Dr. Moretta’s skills were put to the test right out of veterinary school when her boss became unable to work half way into her first year with him, leaving her to run a practice meant for at least two veterinarians all on her own. “I basically just graduated vet school and was now doing all of the high-end work alone. I was so fortunate that my veterinary school community was so supportive,” she said. “Several of my veterinary instructors at University of Pennsylvania Vet School would come out on weekends to the practice. They would help me do lameness checks, surgical procedures, injections, reproductive work, etc. to further my education and support my solo work in the practice until my employer was able to work again. They were pillars of selfless giving.”
After her first year, Anne knew she wanted to open her own practice, and saw a need for an equine practitioner in the next county. “My new practice grew rapidly and gave me experience in so many areas — Thoroughbred and Standardbred breeding and lameness, yearling and racehorse sales, a consulting business — I was traveling all over the world.”
During her travels, Anne was introduced to equine acupuncture and chiropractic work. “I really found my niche when I was traveling abroad and learned how well eastern medicine complemented what I was already doing in the U.S.,” she recalled. She started Maroche Equine Sports Medicine, which has since been integrated into Wellington Equine Sports Medicine.
A Comprehensive Practice
Dr. Moretta found that her niche fit nicely into the Wellington, Florida, equestrian scene, where she regularly collaborated with Dr. Suzan Oakley, DVM, DACVSMR, DABVP (Equine), and Dr. Sheila Schils, PhD, MS. “We had spent a lot of time doing educational programs together for the Florida Association of Equine Practitioners (FAEP). Dr. Oakley, Dr. Schils and I would help organize the rehabilitation program for our annual veterinary symposium. We all have different approaches that work really well together, and we all bring different types of education to our clients that complement each other.”
And so Wellington Equine Sports Medicine came into being. “It happened pretty organically, as we would often consult for each other on more difficult cases. We really enjoy working with other vets and creating a team-oriented environment, where we can all collaborate. The three of us each have really unique backgrounds, so working together we are able to provide truly comprehensive strategies for high-level performance horses.”
At Wellington Equine Sports Medicine, Dr. Moretta and her fellow practitioners bring their unique and vast experiences together for the common goal of helping the whole horse and resolving underlying issues to keep equestrians athletes happy, healthy, and performing their best. WESM continues to grow, specializing in high-end performance horses of various disciplines and seeking to help any horse they can. “We love collaboration with other veterinarians in the area, and are often called in as a referral for difficult cases, especially for very subtle lameness issues,” Anne said.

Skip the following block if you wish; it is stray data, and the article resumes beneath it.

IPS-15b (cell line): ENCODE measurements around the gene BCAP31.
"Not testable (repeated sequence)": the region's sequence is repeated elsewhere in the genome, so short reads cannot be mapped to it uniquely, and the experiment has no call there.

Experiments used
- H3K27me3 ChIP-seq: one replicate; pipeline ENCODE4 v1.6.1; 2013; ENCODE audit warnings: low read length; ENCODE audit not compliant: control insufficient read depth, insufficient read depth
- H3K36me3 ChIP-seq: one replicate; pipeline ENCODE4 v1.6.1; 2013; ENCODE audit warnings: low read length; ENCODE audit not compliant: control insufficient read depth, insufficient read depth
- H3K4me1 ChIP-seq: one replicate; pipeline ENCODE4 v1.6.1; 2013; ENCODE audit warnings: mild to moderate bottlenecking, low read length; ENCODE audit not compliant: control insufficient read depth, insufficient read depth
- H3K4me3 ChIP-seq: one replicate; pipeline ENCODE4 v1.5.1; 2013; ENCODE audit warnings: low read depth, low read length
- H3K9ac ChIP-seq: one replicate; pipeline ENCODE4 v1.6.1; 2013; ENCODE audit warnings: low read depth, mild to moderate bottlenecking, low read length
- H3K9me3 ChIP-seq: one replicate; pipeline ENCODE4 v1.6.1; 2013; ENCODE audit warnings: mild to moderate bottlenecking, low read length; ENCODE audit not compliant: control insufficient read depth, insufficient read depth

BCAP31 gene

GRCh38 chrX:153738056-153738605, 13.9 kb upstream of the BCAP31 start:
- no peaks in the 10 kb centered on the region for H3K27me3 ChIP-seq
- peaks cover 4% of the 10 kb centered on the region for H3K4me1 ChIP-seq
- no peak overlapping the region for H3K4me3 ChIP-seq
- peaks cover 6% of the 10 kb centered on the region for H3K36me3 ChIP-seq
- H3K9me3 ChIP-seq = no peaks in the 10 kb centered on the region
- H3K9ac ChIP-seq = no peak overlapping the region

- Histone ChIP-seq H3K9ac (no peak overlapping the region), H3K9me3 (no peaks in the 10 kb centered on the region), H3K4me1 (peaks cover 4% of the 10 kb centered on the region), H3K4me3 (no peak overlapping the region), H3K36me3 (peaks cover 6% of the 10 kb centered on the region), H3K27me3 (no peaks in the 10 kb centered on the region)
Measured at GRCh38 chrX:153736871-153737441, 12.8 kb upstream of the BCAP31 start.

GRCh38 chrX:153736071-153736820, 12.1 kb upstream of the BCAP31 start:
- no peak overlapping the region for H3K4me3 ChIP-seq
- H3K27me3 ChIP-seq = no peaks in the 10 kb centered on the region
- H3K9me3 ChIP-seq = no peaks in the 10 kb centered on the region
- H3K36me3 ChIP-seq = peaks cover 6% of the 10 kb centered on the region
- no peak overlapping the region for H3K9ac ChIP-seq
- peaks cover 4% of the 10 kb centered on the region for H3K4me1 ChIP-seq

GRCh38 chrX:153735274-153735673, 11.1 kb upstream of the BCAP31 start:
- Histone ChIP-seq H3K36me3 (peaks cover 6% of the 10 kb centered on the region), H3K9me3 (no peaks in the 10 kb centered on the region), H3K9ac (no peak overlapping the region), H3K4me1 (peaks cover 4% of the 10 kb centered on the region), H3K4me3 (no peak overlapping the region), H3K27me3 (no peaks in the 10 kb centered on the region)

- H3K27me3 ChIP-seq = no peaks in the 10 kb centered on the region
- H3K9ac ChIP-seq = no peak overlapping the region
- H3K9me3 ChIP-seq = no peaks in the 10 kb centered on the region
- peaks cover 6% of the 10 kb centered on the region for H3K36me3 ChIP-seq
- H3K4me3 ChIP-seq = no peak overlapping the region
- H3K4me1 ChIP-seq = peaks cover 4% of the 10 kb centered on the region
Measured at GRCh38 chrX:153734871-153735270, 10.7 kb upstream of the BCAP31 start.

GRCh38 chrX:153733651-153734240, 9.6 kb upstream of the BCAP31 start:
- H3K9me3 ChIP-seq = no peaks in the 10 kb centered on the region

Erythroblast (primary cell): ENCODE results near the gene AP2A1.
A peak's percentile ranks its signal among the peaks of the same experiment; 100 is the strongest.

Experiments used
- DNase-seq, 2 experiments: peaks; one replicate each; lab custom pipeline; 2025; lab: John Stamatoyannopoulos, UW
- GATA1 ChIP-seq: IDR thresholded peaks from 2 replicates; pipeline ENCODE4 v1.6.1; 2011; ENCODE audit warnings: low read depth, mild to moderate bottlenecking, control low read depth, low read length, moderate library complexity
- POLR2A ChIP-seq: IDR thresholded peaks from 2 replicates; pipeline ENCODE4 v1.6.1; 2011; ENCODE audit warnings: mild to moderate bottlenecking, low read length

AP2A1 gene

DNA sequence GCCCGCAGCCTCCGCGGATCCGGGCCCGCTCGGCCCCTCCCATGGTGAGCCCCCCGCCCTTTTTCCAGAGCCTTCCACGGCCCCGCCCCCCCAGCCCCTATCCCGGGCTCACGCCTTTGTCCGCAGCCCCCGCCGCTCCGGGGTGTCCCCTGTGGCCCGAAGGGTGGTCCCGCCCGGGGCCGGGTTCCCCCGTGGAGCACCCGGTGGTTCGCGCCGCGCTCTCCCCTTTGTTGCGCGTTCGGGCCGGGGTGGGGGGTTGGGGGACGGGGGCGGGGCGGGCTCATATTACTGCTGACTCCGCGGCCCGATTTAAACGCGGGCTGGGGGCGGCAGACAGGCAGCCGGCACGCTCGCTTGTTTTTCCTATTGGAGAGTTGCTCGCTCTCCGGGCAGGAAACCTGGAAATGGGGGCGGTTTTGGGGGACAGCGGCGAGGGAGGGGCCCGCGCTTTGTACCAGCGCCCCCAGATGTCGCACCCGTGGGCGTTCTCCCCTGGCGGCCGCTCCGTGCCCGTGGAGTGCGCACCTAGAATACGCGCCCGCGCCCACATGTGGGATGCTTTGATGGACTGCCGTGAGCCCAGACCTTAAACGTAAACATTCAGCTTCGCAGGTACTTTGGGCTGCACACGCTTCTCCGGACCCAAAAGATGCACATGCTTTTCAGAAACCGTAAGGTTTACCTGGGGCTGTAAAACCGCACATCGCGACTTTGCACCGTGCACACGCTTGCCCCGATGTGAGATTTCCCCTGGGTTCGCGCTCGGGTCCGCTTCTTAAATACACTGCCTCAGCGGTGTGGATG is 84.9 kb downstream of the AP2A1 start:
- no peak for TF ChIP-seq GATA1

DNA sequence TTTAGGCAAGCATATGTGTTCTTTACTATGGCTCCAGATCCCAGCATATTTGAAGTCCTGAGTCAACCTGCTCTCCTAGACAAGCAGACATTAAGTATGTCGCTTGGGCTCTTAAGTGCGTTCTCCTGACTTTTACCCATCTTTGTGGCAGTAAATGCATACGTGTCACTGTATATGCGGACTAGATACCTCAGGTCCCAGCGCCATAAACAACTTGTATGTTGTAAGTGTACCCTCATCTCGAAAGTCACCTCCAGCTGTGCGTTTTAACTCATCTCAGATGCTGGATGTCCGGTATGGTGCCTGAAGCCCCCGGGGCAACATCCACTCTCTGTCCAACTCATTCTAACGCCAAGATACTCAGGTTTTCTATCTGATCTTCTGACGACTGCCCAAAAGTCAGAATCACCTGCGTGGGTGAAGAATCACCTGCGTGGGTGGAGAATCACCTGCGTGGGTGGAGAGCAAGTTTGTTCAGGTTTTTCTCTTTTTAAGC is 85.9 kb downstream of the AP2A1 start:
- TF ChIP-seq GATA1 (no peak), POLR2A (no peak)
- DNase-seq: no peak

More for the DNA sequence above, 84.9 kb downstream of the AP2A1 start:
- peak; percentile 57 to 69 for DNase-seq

Most of her time is spent helping horses that belong to others, but Anne still has horses of her own. She is still raising a few Hanoverians, and raises miniature spotted donkeys. “I have a bombproof cross-country horse named Leroy,” she said. “I can pull him out of the field and go anywhere, anytime!” Even then, most of her riding happens when she is working with a client’s horse and gets on to demonstrate a rehab technique or feel what the rider is feeling to help diagnose a problem.
“I enjoy merging my traditional practice with an Eastern approach using acupuncture and spinal manipulation for both diagnostic and treatment techniques, especially when standard approaches are not effective,” said Dr. Moretta. “Clients cannot believe how well the horses respond. So many of the horses will ‘say’ thank you to me after an acupuncture or spinal manipulation session, in many different ways. Just to see a horse be able to reach back to scratch a hind leg or just turn their head from side to side when they were so stiff and painful prior to treatment is very gratifying.”
“I believe in many ways we go beyond the standard practice with an innovative combination of diagnostic and treatment protocols,” Dr. Moretta concluded. “I believe, to paraphrase Astrid Ernst, that we need to see and not just look, we need to hear and not just listen, and we need to feel and not just touch. This makes the difference. I think we all need a synergistic approach to life and our daily work.”
For more information, visit WellingtonEquineSportsMedicine.com.
Photos courtesy of Dr. Anne Moretta